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  • #76
    Yes, those are the ones. It looks like he added videos with the masking unit after I saw his original videos.

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    • #77
      Originally posted by s323790r View Post
      I believe I've found the videos in my Drive. Are these the videos you were talking of?

      https://drive.google.com/drive/folde...kU?usp=sharing
      This thing is a work of art. Thanks for posting the videos. I've seen them before but had forgotten how nice this was.

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      • #78
        Originally posted by s323790r View Post
        I believe I've found the videos in my Drive. Are these the videos you were talking of?

        https://drive.google.com/drive/folde...kU?usp=sharing
        Wonderful job!

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        • #79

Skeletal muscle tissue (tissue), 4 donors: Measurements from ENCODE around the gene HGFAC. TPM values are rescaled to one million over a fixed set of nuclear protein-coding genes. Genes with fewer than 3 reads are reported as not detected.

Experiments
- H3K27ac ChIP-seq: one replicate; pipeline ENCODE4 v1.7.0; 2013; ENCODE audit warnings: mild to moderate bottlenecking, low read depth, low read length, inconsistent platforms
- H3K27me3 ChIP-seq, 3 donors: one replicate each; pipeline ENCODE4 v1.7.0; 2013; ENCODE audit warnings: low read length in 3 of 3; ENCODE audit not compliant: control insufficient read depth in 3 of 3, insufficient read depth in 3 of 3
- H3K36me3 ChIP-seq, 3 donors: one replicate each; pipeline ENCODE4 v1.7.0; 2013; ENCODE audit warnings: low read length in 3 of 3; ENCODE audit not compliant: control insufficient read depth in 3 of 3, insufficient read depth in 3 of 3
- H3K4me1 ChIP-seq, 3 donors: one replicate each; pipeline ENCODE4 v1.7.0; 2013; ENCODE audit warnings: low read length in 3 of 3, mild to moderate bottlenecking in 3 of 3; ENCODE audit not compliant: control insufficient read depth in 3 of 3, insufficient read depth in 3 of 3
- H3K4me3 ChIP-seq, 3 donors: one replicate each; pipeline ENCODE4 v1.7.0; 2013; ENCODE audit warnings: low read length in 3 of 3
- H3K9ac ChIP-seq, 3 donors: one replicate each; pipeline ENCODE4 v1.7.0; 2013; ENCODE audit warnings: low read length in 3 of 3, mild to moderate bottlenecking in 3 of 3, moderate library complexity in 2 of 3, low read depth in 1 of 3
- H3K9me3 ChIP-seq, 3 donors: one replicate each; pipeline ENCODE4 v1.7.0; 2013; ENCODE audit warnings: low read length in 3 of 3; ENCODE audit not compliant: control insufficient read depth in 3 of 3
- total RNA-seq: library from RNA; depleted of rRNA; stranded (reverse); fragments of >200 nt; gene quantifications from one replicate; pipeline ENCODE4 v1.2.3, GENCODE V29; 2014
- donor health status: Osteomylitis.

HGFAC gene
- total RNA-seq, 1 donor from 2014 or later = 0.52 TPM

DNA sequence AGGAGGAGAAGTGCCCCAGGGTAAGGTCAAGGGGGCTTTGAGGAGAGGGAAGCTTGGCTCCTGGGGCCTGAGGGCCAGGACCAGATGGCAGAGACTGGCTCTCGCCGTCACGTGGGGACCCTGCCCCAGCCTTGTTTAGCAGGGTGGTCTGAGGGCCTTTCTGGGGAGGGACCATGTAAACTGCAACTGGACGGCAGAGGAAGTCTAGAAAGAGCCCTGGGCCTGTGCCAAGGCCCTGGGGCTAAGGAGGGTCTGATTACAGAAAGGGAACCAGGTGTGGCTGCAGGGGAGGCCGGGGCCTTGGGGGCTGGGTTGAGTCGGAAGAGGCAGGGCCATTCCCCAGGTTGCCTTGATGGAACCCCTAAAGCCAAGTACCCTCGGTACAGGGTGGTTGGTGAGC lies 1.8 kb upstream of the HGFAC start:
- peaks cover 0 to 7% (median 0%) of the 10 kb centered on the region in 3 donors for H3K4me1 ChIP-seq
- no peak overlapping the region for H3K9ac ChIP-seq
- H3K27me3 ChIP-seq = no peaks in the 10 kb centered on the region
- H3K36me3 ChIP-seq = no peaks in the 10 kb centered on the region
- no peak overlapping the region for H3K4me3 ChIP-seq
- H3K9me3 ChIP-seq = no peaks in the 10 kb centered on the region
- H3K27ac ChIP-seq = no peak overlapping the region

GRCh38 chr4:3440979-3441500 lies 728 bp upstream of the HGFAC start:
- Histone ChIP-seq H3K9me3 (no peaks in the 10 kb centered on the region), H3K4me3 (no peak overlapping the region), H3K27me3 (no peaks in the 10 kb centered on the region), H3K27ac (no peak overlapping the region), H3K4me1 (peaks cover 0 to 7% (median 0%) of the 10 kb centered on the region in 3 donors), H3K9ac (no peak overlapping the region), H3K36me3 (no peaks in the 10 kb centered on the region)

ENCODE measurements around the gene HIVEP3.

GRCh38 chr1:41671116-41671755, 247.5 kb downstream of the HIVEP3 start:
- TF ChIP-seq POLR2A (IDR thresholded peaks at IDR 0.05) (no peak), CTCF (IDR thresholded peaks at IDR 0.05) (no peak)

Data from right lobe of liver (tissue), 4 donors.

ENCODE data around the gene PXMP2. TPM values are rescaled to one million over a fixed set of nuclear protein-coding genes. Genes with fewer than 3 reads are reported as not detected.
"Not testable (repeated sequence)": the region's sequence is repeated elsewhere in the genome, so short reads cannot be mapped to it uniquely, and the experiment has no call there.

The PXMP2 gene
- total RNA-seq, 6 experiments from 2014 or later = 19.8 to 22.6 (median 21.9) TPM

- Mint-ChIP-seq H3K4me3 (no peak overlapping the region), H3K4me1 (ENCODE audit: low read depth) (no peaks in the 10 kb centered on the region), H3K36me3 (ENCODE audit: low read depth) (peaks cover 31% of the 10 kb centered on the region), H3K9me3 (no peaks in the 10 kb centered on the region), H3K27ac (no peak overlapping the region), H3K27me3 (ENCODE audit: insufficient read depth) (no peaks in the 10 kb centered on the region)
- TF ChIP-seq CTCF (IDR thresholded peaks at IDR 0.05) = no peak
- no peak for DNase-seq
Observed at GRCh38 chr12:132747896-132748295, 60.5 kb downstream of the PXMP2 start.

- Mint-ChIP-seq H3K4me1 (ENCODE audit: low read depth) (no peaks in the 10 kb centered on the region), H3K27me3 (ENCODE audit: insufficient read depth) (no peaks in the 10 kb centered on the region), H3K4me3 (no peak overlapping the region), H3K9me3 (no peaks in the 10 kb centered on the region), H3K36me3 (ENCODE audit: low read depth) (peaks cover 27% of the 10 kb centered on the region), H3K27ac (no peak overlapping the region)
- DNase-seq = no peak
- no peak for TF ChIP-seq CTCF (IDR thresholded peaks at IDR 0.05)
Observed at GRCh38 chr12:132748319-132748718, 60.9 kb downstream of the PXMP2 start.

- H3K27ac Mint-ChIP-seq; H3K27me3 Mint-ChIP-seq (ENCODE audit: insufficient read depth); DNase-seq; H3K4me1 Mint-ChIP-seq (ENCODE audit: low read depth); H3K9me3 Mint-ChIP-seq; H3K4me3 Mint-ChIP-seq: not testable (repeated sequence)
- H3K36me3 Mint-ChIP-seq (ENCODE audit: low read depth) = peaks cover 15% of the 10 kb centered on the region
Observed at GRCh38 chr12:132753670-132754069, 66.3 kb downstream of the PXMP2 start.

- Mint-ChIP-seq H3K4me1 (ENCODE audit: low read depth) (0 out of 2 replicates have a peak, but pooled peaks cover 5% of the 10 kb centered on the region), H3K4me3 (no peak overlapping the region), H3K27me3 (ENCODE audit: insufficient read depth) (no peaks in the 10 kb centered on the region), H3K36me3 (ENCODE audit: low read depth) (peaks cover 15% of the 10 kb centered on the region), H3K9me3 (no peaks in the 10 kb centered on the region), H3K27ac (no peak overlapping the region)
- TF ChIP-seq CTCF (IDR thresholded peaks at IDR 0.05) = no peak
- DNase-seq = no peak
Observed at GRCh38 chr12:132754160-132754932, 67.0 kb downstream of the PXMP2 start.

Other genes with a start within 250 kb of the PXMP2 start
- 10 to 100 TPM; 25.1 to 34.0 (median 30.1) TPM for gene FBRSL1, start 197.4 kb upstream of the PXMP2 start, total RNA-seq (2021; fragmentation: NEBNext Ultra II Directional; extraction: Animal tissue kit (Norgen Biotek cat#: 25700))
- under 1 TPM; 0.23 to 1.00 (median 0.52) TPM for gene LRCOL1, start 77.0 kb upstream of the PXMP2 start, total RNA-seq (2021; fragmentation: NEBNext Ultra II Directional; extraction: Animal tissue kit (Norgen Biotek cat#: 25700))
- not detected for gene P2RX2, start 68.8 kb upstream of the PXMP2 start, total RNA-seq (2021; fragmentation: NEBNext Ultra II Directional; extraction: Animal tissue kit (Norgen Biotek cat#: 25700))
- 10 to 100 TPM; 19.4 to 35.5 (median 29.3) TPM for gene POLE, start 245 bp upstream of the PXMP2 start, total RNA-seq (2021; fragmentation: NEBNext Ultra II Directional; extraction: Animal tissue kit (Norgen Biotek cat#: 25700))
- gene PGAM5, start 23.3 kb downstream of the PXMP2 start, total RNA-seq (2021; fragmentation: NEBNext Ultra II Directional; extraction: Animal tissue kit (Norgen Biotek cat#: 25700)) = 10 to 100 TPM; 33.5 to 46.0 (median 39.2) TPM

Yes a work of art. I'll add that it's even more than that, an excellent engineering accomplishment. I remember when I first discovered the project, I watched those clips over and over .... in amazement. I kept in touch with the builder over the course of many months back then. I wonder what's happened to that machine.

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          • #80
            Some progress being made on iteration 3. After getting the first three pins worth of cells printed and connected together it looks like everything is fitting together nicely. Some adjustments need to be made on a couple of pieces but luckily that won't impede me from using what I have already printed.